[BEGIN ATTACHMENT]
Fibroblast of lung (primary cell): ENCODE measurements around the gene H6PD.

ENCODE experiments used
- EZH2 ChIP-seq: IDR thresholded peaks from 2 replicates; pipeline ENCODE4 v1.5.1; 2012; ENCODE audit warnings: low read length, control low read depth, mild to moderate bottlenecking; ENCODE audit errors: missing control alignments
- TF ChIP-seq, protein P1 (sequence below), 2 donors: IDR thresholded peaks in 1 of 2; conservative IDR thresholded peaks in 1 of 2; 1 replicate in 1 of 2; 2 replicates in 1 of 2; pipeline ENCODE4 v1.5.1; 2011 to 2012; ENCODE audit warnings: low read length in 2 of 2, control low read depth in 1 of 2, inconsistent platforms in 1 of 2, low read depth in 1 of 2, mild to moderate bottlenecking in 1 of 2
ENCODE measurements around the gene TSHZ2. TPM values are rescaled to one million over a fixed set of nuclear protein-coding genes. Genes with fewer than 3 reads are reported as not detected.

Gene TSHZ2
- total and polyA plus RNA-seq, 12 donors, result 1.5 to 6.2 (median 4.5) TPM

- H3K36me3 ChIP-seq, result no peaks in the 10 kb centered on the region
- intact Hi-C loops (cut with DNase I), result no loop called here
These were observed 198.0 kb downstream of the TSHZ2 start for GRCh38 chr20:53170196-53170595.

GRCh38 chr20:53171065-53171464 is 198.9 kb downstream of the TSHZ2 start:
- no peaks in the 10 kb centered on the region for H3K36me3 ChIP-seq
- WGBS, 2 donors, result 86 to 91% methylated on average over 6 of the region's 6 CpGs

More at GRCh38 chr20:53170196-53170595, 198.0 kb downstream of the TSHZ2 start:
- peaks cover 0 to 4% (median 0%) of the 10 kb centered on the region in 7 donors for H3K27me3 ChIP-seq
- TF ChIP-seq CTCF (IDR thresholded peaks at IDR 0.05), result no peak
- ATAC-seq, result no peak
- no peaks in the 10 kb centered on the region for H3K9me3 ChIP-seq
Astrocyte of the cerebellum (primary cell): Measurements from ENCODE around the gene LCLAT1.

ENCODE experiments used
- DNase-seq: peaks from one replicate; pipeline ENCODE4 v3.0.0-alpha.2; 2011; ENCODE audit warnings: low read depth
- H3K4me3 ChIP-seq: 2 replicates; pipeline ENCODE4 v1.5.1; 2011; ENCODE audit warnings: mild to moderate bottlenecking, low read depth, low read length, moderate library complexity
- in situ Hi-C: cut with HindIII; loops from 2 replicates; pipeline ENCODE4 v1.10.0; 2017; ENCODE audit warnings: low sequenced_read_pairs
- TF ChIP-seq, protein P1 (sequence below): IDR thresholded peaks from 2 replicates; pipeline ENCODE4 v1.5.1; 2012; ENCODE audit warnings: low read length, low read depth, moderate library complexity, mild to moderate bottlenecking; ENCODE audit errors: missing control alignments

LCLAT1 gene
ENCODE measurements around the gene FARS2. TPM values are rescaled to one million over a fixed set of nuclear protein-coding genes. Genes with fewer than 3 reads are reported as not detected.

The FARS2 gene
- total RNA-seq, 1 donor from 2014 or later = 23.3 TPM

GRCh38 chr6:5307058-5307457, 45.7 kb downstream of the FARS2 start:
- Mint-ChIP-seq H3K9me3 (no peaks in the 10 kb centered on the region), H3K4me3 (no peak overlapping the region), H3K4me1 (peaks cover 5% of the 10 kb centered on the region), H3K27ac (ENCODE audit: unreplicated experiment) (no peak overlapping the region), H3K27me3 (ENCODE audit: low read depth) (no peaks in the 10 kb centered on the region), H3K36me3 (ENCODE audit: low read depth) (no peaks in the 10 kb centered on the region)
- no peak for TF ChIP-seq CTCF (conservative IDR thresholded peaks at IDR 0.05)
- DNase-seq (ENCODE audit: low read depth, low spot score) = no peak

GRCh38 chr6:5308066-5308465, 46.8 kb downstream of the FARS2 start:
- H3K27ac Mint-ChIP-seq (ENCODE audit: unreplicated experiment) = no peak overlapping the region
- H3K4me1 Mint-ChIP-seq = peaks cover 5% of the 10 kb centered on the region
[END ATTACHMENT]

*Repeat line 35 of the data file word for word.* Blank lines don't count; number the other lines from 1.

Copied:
- H3K4me1 Mint-ChIP-seq = peaks cover 5% of the 10 kb centered on the region